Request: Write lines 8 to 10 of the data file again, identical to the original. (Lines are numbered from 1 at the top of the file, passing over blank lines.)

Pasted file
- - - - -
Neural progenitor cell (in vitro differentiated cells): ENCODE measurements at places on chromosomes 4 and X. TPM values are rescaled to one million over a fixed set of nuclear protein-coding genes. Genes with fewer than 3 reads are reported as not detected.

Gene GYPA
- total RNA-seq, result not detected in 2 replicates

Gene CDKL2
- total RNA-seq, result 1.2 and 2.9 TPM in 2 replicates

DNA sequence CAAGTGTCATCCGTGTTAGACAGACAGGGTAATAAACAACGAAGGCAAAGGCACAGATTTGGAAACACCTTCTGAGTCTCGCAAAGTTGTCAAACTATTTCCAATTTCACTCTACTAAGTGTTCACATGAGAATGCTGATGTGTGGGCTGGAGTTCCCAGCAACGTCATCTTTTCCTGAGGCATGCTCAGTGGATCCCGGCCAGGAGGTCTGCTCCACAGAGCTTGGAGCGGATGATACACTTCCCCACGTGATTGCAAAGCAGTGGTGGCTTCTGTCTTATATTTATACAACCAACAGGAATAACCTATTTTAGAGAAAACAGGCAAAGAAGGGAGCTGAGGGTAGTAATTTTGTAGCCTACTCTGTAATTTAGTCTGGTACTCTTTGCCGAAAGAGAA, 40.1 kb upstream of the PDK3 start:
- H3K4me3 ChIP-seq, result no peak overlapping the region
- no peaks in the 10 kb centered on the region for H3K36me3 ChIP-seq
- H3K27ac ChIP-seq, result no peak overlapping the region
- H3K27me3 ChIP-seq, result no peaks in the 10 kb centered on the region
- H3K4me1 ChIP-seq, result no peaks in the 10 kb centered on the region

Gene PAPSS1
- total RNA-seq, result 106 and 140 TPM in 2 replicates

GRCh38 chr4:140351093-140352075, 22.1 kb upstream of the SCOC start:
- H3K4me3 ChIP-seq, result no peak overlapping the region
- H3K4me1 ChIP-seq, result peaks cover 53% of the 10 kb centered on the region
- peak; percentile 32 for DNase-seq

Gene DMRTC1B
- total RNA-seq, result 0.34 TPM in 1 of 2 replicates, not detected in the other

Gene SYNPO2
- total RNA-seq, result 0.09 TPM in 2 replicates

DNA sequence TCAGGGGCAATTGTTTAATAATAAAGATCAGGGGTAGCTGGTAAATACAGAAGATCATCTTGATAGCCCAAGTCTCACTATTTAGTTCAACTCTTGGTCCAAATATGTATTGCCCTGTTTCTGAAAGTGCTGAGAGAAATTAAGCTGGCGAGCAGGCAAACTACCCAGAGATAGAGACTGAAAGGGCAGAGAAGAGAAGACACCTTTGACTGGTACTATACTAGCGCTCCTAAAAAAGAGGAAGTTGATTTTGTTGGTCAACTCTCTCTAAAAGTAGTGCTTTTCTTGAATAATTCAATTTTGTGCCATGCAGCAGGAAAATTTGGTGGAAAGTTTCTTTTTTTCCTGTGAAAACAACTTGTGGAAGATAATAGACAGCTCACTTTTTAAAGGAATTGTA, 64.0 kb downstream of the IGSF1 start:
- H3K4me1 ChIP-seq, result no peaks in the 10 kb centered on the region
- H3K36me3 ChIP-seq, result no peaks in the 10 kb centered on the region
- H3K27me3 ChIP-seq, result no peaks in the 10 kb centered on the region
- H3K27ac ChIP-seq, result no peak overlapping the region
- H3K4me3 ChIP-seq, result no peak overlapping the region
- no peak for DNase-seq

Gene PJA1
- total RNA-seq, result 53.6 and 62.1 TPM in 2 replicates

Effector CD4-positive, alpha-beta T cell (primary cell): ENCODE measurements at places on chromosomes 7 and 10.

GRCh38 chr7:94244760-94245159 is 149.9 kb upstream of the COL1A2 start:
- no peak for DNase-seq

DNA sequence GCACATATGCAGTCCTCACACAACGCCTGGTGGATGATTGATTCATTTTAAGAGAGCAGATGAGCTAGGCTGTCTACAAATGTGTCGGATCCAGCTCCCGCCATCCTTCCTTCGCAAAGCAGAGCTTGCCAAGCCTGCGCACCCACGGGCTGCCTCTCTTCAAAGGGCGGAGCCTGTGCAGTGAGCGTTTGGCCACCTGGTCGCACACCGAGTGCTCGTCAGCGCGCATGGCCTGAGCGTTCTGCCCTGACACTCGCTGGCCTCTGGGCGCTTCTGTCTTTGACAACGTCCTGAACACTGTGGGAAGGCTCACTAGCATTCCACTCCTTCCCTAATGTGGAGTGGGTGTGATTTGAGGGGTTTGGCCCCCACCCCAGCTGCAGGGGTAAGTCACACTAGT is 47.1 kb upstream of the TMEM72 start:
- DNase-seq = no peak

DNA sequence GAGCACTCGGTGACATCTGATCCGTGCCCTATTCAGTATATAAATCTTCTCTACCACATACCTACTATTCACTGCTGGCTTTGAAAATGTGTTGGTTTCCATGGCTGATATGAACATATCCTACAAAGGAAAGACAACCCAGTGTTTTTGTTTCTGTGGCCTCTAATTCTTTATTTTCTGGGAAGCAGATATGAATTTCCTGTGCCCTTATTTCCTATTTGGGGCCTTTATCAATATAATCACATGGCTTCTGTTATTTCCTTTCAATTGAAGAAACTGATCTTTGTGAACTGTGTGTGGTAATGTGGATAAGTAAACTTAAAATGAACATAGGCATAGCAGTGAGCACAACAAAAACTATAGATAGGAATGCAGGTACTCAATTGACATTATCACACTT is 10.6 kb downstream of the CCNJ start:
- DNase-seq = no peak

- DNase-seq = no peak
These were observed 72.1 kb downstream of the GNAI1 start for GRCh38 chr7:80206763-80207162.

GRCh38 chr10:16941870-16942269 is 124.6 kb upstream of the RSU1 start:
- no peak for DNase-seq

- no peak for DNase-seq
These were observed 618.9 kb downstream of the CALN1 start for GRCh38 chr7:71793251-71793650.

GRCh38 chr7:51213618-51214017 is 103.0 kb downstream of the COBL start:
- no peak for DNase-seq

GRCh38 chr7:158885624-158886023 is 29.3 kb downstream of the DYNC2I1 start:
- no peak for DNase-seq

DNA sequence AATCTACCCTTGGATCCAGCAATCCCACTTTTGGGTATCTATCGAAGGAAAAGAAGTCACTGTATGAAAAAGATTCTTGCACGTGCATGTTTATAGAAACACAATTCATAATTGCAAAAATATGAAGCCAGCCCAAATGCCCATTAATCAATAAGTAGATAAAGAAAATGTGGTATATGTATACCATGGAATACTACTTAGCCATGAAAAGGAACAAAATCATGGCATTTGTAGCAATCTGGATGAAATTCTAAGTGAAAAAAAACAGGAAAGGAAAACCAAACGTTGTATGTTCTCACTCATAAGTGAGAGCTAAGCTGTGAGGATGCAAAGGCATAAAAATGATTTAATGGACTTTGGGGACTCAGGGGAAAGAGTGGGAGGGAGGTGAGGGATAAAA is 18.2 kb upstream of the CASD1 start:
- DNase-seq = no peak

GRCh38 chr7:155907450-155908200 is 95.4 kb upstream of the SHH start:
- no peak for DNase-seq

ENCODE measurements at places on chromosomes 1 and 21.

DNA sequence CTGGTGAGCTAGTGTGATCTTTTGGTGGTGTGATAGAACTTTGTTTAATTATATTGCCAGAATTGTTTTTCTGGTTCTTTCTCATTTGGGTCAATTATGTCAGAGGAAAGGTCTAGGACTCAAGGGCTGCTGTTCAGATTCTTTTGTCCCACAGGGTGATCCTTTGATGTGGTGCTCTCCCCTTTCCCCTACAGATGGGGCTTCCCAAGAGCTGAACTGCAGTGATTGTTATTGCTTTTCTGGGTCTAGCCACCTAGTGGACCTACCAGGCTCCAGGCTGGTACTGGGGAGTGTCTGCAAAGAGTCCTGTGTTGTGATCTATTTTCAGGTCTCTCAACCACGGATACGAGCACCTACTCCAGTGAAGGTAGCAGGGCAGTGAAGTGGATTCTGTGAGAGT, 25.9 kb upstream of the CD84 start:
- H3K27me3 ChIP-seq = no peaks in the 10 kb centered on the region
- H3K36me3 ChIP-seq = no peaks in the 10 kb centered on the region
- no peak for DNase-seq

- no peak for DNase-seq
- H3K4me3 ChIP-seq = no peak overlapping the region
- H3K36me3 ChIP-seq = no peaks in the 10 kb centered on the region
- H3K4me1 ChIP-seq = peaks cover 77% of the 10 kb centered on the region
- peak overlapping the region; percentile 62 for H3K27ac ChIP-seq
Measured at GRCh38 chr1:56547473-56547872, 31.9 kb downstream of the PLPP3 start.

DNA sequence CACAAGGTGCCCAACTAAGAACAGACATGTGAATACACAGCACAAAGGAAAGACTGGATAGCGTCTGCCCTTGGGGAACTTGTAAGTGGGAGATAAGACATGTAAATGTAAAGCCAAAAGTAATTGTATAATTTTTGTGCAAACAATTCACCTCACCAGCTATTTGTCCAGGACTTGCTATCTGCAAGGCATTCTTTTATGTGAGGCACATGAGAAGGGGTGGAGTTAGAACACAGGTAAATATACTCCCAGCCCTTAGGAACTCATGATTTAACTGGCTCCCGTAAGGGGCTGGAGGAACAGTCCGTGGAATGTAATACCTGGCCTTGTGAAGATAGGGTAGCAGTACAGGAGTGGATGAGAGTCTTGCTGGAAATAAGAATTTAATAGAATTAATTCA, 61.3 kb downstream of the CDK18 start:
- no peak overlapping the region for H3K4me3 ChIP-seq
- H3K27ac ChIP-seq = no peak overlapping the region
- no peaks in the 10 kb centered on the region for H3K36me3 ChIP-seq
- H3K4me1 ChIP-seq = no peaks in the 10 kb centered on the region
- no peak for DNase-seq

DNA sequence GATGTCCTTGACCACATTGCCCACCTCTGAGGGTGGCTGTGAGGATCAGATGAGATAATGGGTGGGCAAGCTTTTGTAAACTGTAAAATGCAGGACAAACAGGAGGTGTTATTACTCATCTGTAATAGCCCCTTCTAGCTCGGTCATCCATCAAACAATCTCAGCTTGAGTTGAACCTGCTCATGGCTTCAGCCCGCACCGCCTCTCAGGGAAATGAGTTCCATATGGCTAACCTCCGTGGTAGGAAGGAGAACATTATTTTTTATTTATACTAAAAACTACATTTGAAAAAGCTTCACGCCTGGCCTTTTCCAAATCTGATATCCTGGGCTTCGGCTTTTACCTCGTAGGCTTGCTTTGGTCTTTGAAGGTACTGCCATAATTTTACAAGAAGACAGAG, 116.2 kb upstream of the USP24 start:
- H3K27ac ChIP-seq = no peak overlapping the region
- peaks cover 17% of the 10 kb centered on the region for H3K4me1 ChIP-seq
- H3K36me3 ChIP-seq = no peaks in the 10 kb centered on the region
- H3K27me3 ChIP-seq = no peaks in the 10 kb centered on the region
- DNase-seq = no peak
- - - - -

- no peaks in the 10 kb centered on the region for H3K36me3 ChIP-seq
- H3K27ac ChIP-seq, result no peak overlapping the region
- H3K27me3 ChIP-seq, result no peaks in the 10 kb centered on the region